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# THEORY OF

PRODUCTION
 Production theory forms the foundation for
the theory of supply
 Managerial decision making involves four
types of production decisions:
1. Whether to produce or to shut down
2. How much output to produce
3. What input combination to use
4. What type of technology to use
 Production involves transformation of
inputs such as capital, equipment, labor,
and land into output - goods and services
 Production theory can be divided into
short run theory or long run theory.
Long run and short run:
 The Long Run is distinguished from the short run
by being a period of time long enough for all
inputs, or factors of production, to be variable as
far as an individual firm is concerned
 The Short Run, on the other hand, is a period so
brief that the amount of at least one input is fixed
 The length of time necessary for all inputs to be
variable may differ according to the nature of the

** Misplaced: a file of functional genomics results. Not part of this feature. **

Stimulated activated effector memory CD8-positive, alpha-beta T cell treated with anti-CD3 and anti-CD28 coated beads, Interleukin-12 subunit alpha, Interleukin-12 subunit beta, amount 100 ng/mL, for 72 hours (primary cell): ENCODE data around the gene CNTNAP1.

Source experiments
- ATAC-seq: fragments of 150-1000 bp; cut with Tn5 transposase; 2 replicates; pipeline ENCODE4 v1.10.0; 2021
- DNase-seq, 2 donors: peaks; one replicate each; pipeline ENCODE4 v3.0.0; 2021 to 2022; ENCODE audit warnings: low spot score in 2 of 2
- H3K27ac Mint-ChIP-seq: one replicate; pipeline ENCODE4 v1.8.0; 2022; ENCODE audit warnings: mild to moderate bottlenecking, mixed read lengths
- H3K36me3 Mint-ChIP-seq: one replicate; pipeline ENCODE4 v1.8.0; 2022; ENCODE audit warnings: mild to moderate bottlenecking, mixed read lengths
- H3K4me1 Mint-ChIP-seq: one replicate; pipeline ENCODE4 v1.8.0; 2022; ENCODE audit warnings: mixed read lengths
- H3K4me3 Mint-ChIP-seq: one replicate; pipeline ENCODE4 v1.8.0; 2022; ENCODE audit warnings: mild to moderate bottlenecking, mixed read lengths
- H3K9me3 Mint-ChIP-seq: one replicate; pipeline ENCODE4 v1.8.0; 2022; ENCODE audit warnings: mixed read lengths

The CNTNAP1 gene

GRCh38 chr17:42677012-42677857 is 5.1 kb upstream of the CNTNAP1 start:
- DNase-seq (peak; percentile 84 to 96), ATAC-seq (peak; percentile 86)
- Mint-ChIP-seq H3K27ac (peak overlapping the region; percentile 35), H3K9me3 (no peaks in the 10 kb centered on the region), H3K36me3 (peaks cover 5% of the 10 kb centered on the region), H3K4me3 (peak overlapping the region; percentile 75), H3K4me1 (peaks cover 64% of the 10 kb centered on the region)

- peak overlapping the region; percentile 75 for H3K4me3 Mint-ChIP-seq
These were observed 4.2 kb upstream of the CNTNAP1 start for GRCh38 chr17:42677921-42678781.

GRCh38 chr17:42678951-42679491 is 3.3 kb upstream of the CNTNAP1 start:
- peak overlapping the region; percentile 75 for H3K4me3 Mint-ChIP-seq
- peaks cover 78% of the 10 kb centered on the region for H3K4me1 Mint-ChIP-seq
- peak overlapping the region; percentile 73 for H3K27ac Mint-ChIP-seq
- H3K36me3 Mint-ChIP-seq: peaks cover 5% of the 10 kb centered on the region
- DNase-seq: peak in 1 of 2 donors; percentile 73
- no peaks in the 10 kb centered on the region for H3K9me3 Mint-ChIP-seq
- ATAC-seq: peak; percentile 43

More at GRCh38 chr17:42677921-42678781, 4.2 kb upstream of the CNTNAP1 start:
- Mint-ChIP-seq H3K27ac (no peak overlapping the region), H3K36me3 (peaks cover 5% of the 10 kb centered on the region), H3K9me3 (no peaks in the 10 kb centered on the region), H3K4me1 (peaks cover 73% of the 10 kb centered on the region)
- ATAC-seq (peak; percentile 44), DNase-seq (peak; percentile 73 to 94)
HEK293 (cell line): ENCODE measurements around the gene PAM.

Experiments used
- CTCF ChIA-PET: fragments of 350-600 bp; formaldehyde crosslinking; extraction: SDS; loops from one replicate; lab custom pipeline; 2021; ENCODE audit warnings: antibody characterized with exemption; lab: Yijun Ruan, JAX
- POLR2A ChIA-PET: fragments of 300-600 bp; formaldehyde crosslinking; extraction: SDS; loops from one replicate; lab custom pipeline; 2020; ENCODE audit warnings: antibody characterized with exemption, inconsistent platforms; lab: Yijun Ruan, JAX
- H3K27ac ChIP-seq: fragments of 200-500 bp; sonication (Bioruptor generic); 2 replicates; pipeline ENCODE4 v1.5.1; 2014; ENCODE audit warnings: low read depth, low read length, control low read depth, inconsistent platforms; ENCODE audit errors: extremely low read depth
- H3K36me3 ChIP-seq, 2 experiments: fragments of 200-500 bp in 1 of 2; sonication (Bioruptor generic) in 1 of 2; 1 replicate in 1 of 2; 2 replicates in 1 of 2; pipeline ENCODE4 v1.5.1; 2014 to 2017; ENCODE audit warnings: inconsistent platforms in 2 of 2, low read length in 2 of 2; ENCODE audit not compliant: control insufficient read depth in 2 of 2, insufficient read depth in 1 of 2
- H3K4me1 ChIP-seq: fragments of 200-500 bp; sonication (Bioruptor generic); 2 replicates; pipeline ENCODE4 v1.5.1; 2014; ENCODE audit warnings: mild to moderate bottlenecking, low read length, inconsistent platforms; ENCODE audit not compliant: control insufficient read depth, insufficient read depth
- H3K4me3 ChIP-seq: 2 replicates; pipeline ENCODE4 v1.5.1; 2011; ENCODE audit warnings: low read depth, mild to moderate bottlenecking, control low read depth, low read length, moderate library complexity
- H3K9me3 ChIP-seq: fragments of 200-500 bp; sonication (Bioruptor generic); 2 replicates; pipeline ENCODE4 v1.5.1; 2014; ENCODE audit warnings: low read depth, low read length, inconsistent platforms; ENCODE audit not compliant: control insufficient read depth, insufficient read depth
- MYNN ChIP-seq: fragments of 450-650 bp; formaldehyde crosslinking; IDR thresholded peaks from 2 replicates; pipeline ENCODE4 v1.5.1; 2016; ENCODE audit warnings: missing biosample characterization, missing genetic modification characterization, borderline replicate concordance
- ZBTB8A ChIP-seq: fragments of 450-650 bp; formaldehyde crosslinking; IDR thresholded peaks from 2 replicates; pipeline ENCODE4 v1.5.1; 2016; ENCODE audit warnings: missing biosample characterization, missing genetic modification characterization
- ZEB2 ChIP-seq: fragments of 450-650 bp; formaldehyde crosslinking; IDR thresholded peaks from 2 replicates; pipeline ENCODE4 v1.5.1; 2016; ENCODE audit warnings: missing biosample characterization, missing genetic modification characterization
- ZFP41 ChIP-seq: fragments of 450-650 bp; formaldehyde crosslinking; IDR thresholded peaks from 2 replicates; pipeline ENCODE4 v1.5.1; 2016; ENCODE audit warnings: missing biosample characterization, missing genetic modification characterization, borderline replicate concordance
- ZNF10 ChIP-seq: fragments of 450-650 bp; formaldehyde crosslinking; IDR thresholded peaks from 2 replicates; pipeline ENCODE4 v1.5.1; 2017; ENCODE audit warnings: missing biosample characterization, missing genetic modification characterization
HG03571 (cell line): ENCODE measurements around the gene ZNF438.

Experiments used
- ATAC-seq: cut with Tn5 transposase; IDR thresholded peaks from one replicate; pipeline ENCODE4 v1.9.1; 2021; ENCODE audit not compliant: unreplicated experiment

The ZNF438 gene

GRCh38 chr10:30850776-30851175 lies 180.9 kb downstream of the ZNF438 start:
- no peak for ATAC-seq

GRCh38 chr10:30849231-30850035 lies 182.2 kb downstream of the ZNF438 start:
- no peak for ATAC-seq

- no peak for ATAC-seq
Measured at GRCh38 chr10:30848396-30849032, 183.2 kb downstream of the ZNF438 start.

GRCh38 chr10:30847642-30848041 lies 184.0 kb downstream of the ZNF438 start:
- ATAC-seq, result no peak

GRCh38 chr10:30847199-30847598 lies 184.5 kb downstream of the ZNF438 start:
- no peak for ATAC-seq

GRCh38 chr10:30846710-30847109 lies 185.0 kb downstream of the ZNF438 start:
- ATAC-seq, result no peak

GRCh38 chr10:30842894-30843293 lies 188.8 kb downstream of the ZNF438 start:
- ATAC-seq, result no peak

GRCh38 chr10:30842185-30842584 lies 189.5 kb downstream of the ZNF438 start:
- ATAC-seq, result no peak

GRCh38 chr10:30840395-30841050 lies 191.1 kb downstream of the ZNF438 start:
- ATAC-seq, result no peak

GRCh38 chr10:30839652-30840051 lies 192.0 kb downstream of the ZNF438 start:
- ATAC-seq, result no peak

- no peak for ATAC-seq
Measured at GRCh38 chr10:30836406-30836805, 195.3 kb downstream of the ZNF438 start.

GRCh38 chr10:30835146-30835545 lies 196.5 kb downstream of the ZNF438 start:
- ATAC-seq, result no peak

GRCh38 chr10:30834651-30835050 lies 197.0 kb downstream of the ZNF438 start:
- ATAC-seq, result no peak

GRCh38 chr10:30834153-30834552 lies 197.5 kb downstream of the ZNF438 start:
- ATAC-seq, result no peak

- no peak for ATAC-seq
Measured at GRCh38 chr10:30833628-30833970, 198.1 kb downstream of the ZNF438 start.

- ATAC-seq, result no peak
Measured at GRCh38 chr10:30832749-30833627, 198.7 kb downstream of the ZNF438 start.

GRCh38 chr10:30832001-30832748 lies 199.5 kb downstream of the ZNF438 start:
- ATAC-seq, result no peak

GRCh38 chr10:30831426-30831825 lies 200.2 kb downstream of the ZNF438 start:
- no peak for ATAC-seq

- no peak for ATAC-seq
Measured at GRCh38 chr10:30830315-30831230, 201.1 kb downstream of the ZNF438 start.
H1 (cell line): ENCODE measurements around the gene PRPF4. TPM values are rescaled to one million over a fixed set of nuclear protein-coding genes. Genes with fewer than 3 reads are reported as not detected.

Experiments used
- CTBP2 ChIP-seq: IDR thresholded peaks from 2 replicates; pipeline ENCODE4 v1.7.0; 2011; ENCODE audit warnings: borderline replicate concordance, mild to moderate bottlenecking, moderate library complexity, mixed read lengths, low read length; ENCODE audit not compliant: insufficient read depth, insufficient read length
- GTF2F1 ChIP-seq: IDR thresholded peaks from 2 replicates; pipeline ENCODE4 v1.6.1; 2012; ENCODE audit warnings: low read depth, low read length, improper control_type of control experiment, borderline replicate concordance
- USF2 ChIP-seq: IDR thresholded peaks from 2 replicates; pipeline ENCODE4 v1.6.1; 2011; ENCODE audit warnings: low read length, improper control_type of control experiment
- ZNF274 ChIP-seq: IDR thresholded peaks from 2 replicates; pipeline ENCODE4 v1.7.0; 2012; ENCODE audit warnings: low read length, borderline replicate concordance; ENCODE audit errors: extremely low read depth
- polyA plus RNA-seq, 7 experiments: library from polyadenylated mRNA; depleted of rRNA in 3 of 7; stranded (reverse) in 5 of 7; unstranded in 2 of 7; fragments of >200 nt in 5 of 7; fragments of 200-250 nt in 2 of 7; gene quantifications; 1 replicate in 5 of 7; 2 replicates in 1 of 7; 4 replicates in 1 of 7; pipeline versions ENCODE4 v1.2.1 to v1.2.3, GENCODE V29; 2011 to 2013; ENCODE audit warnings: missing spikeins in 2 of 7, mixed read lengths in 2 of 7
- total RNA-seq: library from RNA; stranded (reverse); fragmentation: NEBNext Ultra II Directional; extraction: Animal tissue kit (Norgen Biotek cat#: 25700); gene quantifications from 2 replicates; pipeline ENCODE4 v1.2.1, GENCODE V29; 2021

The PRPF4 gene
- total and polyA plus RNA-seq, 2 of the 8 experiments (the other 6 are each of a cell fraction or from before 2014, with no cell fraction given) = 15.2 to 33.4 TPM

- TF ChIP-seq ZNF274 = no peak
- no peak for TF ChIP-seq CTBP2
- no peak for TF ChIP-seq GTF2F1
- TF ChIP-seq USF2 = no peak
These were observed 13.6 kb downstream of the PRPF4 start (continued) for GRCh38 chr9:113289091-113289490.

industry and the structure of a firm
Production Function
A production function is a table or a mathematical
equation showing the maximum amount of output
that can be produced from any specified set of
inputs, given the existing technology. The total
product curve for different technology is given
below.
Q

Q = output
x = inputs
x
Production Function continued

## Q = f(X1, X2, …, Xk)

where
Q = output
X1, …, Xk = inputs

## For our current analysis, let’s reduce the

inputs to two, capital (K) and labor (L):

Q = f(L, K)
DEFINITIONS:
 In the short run, capital is held constant.
 Average product is total product divided by
the number of units of the input